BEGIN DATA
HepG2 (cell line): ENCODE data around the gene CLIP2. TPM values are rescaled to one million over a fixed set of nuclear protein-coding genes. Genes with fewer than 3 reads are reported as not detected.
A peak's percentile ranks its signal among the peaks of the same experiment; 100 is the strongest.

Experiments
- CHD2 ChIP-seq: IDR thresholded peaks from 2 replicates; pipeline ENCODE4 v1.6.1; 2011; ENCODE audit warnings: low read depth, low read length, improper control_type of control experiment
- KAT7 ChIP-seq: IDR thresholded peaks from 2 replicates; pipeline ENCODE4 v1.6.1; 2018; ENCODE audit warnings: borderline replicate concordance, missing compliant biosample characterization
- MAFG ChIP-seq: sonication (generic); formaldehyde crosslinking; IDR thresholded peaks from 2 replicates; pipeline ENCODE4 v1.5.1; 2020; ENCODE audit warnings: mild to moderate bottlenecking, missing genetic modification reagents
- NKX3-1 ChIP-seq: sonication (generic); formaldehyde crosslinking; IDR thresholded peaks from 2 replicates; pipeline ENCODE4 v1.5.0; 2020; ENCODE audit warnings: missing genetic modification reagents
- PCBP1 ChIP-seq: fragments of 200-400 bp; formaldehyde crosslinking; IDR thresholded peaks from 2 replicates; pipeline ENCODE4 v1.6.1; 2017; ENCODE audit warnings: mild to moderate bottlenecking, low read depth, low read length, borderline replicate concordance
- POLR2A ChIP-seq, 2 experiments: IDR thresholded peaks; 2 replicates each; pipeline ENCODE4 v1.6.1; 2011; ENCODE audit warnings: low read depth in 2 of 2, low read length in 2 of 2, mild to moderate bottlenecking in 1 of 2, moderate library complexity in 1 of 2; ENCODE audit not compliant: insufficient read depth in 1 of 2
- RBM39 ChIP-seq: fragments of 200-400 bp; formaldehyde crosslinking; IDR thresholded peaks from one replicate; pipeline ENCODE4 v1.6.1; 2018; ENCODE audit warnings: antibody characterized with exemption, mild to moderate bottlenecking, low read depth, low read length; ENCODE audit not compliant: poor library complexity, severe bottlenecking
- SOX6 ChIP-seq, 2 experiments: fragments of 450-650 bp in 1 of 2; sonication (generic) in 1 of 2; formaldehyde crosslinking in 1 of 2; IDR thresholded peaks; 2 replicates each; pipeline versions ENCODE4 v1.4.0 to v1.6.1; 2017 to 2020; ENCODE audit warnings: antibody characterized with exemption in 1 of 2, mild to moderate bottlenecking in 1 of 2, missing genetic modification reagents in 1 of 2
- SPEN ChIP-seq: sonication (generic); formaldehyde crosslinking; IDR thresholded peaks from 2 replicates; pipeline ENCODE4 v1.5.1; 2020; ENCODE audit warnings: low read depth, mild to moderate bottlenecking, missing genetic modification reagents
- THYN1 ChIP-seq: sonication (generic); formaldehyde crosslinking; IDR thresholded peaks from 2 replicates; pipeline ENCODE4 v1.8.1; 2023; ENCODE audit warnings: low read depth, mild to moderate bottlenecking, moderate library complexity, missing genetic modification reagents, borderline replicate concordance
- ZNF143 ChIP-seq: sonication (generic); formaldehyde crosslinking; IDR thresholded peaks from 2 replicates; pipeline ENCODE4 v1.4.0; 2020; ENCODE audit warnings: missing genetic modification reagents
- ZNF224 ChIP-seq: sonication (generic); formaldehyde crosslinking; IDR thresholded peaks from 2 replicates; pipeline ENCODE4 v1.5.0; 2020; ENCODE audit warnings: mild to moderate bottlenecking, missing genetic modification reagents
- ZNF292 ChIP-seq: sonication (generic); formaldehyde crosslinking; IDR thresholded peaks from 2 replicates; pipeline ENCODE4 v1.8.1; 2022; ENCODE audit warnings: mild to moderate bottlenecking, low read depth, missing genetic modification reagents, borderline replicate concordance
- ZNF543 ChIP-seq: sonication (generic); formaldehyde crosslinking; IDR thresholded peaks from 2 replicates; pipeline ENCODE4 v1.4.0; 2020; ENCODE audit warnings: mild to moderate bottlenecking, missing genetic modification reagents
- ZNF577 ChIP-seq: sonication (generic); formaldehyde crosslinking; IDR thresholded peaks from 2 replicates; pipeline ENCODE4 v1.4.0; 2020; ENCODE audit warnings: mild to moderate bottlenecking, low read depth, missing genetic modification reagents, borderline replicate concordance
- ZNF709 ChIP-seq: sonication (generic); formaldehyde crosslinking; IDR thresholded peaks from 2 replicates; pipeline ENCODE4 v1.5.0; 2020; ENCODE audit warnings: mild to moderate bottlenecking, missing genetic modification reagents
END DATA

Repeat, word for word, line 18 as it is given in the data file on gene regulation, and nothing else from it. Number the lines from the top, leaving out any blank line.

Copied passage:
- ZNF577 ChIP-seq: sonication (generic); formaldehyde crosslinking; IDR thresholded peaks from 2 replicates; pipeline ENCODE4 v1.4.0; 2020; ENCODE audit warnings: mild to moderate bottlenecking, low read depth, missing genetic modification reagents, borderline replicate concordance